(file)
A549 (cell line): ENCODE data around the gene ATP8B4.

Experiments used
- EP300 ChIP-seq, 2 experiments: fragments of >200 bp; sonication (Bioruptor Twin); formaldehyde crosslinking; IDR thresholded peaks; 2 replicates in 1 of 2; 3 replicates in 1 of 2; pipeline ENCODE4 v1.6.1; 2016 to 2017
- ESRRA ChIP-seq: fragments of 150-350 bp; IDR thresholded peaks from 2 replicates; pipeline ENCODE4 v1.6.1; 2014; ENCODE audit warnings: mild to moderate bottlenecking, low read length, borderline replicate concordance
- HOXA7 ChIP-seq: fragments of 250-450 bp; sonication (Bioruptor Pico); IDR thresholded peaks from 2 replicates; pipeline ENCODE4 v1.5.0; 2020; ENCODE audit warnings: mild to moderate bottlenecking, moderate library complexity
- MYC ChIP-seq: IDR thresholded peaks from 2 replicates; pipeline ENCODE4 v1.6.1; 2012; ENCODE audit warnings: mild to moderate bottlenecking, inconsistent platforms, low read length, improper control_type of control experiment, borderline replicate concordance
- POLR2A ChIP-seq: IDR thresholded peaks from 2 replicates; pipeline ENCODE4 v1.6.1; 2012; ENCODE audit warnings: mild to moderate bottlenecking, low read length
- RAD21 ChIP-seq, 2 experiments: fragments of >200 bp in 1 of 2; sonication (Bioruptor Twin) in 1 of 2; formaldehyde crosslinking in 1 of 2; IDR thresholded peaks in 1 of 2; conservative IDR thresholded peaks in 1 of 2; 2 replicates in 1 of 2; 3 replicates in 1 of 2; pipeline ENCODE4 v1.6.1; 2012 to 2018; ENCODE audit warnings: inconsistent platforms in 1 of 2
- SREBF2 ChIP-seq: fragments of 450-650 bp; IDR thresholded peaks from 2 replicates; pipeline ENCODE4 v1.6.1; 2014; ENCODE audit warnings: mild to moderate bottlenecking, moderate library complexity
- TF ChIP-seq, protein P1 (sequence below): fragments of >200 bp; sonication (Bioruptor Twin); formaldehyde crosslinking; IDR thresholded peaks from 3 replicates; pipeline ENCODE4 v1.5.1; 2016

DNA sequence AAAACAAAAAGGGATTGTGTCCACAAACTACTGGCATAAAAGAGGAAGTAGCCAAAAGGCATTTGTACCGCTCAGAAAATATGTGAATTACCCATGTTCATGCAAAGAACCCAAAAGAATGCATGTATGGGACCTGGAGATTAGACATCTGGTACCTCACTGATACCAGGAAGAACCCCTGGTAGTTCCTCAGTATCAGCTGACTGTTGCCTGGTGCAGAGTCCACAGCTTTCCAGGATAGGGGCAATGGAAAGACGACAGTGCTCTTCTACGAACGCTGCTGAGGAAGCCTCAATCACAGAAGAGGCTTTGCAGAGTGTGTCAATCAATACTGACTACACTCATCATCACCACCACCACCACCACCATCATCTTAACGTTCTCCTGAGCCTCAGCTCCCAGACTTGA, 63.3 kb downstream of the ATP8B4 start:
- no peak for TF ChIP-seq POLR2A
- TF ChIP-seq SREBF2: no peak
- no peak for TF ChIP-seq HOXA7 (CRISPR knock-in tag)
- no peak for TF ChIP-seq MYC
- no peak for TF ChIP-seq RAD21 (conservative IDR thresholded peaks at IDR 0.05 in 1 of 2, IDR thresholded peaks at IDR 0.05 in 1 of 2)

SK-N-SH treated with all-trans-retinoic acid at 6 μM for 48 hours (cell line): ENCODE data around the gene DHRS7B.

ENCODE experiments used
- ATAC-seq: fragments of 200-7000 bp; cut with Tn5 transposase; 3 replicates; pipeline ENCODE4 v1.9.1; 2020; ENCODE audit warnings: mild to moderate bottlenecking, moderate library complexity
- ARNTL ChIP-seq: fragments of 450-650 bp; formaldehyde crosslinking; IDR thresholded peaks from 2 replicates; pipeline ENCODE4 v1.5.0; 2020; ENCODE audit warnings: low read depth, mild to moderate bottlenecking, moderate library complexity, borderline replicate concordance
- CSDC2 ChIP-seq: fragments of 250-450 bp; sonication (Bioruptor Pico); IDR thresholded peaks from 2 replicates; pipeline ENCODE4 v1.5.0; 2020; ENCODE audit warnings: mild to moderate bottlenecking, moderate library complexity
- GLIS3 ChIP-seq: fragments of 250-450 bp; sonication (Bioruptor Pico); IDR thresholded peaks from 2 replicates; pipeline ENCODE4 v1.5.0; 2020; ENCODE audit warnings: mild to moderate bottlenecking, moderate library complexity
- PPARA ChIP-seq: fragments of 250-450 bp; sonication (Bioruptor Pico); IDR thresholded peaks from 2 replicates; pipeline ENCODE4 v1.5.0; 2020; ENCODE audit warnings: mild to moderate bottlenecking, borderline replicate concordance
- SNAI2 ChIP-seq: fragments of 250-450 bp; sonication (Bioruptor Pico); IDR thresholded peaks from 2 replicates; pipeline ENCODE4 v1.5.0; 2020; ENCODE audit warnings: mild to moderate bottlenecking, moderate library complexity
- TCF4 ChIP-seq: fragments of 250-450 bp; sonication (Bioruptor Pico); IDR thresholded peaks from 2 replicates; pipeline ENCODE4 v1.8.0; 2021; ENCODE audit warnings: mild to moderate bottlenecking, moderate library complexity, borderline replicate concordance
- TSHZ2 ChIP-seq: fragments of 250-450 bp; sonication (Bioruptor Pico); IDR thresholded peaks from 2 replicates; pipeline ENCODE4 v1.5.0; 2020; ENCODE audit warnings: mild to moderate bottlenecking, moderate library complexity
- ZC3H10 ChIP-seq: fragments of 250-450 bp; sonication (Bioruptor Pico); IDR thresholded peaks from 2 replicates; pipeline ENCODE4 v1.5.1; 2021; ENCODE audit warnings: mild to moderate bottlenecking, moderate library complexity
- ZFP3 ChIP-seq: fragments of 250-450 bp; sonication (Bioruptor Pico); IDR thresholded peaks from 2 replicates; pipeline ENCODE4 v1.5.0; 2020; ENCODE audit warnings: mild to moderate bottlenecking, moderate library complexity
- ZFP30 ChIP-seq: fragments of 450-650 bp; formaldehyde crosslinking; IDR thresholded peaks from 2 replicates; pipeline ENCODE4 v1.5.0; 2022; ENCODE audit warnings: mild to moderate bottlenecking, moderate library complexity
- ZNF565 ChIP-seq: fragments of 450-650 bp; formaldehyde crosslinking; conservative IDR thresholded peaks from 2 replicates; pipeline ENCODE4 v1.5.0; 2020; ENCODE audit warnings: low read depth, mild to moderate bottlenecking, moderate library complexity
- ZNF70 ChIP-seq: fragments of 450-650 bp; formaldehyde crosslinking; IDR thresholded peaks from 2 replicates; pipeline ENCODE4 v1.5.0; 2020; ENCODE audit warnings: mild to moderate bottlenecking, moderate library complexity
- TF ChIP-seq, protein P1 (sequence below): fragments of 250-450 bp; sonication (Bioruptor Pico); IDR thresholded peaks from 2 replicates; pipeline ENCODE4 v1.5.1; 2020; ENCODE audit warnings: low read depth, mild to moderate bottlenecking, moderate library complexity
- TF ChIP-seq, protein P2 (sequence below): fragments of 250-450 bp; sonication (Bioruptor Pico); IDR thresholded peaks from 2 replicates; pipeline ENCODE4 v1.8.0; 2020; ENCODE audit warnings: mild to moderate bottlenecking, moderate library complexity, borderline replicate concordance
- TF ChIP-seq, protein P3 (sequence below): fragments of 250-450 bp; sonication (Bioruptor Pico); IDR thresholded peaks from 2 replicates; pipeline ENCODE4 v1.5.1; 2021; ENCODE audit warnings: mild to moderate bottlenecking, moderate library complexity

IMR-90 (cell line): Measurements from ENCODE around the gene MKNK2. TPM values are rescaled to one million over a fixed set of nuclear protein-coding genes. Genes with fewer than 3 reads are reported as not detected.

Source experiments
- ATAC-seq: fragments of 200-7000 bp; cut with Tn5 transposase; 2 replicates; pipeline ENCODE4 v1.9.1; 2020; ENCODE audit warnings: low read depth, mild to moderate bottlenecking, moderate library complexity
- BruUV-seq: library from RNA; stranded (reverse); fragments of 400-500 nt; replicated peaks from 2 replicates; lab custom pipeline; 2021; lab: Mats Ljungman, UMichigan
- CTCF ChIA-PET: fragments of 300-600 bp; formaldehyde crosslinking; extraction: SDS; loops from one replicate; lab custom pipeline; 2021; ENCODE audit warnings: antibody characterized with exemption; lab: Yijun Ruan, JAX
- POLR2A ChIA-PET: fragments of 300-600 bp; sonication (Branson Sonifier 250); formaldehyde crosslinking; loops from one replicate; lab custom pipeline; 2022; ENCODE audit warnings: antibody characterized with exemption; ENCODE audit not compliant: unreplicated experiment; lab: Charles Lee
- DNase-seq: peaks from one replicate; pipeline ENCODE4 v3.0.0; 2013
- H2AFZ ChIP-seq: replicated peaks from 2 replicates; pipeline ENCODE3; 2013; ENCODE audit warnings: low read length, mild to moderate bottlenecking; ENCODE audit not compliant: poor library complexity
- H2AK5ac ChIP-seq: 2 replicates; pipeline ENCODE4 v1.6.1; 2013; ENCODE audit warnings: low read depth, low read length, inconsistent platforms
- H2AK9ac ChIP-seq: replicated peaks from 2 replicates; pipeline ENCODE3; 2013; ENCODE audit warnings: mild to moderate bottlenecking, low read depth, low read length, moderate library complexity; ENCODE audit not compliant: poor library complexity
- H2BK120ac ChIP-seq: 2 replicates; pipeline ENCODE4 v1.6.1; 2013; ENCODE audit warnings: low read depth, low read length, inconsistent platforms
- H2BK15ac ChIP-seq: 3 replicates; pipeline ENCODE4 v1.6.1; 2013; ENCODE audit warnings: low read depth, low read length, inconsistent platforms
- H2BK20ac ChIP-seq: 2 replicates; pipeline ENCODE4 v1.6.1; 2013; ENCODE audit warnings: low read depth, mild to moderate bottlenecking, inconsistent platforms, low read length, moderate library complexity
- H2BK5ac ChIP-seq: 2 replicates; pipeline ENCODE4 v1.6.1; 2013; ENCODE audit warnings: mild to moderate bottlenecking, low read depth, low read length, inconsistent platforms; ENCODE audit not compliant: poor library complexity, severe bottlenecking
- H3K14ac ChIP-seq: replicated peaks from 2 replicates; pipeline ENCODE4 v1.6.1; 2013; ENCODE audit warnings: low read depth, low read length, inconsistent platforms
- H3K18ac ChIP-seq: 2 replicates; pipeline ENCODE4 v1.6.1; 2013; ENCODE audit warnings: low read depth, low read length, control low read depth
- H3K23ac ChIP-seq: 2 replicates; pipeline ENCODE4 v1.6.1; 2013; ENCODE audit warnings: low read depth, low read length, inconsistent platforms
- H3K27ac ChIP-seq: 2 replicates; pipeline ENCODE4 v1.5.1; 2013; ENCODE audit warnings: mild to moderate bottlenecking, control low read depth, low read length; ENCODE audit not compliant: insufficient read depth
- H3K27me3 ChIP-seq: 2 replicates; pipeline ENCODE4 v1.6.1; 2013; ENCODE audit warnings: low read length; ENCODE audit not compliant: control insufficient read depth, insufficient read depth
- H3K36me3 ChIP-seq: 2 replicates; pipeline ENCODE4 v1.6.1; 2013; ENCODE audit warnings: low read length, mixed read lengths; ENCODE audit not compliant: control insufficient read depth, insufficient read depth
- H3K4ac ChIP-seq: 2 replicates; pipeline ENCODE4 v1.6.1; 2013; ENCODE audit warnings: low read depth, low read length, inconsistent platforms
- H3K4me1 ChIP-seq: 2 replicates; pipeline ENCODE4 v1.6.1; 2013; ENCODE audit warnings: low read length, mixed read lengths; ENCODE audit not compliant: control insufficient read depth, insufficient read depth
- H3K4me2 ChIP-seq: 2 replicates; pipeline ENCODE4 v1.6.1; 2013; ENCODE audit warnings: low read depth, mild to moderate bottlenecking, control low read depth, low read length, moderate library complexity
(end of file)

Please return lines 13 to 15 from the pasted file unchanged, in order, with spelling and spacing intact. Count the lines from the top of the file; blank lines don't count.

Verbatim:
- TF ChIP-seq SREBF2: no peak
- no peak for TF ChIP-seq HOXA7 (CRISPR knock-in tag)
- no peak for TF ChIP-seq MYC